Exotic armored catfish are most likely the result of escapes or releases from aquarium fish farms. In Florida, this species occupies waters adjacent to Everglades National Park and is considered a threat to the park.  Males will dig out river banks to create burrows in which an attract female, where they lay and guard her eggs. In large numbers, burrows potentially destabilize the banks, leading to an increased rate of erosion.  These fish seem to be spreading throughout the rest of the state. Over the years, the United States has introduced a large amount of wildlife and plant species from the continent of Asia, such as beetle insects. The primary reasoning for introducing these species include pest control — which is the case for the Asian beetle. However, some Asian beetle and plant species have become an invasive species in the United States since they do not have any natural predators to keep their populations from growing. These beetles have now expanded and decimated red bay trees around Jacksonville and the Palm Coast.These kinds of issues nationwide, leave nearly half the country’s 958 protected species at risk from competition by these intrusive exotics.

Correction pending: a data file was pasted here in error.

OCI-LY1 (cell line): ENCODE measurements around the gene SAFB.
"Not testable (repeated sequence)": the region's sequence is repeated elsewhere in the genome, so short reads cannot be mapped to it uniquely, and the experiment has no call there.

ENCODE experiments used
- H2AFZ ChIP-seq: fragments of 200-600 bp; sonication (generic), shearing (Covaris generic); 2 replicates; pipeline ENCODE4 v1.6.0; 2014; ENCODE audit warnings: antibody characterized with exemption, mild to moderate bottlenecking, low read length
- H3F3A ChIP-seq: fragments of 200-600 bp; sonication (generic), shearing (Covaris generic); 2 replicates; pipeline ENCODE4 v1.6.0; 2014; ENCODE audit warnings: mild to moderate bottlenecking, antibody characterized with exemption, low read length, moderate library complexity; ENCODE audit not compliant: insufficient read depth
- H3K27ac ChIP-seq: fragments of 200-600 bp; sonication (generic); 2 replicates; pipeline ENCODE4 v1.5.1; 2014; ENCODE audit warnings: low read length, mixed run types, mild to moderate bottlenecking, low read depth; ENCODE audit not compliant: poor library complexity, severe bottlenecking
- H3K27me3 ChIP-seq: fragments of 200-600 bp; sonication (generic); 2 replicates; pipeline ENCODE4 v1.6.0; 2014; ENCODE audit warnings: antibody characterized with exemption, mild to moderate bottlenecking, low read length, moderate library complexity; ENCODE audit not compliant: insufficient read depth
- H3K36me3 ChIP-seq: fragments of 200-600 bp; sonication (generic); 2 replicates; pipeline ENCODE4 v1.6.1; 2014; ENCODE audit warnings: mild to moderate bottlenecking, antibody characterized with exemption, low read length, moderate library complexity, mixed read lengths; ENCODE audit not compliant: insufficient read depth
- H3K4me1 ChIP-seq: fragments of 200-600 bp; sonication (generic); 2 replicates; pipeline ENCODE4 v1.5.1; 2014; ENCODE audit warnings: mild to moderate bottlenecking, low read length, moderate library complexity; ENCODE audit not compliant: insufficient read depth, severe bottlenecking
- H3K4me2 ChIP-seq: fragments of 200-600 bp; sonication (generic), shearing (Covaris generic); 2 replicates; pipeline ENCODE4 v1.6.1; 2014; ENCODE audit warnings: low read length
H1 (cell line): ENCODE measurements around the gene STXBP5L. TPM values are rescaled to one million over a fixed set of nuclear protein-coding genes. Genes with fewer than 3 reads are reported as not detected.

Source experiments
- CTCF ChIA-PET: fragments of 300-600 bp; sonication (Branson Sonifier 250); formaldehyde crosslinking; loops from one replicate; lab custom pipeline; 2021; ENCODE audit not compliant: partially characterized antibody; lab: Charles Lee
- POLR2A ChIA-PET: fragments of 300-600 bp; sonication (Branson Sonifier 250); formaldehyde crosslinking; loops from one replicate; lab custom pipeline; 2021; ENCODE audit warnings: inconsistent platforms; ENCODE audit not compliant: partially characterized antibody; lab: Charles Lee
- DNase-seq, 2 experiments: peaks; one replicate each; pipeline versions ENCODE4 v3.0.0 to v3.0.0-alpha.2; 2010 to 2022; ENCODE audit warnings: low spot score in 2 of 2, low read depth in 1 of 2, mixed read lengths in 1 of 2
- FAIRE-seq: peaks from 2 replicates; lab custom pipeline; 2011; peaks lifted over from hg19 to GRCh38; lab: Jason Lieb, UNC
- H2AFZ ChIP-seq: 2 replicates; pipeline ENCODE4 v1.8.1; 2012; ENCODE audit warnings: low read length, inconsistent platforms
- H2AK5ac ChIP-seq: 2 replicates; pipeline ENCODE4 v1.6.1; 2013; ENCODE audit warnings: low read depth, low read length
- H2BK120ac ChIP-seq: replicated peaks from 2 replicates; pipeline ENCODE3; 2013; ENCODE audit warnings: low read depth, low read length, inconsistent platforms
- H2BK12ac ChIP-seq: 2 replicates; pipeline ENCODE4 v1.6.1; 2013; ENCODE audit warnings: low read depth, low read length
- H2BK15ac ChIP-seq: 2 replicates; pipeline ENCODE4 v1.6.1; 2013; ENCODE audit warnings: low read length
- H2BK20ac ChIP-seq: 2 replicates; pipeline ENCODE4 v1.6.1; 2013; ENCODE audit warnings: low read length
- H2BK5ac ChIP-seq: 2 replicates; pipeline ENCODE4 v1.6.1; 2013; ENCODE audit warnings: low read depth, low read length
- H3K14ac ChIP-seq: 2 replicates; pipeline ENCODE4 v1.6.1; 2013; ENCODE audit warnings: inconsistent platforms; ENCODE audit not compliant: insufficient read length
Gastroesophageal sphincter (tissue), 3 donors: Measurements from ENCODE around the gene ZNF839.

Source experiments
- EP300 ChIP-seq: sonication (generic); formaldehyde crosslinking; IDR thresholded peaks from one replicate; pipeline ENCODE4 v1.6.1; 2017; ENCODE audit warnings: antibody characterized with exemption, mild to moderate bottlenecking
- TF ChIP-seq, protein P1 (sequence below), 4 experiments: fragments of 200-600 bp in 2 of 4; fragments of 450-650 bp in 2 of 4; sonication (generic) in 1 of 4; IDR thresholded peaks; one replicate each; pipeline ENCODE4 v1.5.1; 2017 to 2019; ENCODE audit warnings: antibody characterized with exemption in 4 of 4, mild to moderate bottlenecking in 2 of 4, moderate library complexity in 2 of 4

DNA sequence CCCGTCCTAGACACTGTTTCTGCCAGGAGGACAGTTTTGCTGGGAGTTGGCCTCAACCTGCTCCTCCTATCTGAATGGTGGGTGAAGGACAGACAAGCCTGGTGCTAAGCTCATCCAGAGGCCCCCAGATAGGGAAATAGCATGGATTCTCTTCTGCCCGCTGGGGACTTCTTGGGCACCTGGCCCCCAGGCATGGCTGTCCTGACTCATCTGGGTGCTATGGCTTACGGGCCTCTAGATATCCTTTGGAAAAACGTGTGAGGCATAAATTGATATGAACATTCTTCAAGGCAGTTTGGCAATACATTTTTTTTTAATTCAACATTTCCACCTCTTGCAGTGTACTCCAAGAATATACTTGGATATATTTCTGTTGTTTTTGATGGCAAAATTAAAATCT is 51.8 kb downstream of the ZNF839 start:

The invasive exotics cost the country more than $137 billion a year in damage and containment efforts. That’s one dollar for every $8 worth of food grown and nearly double what the nation spends annually on cancer treatment. Florida property owners and agencies spend more than $600 million a year.

Between diseases such as citrus canker, which killed off tons of citrus trees, weeds and the bugs that are killing forest plants and crops, the overall economic impact is very severe.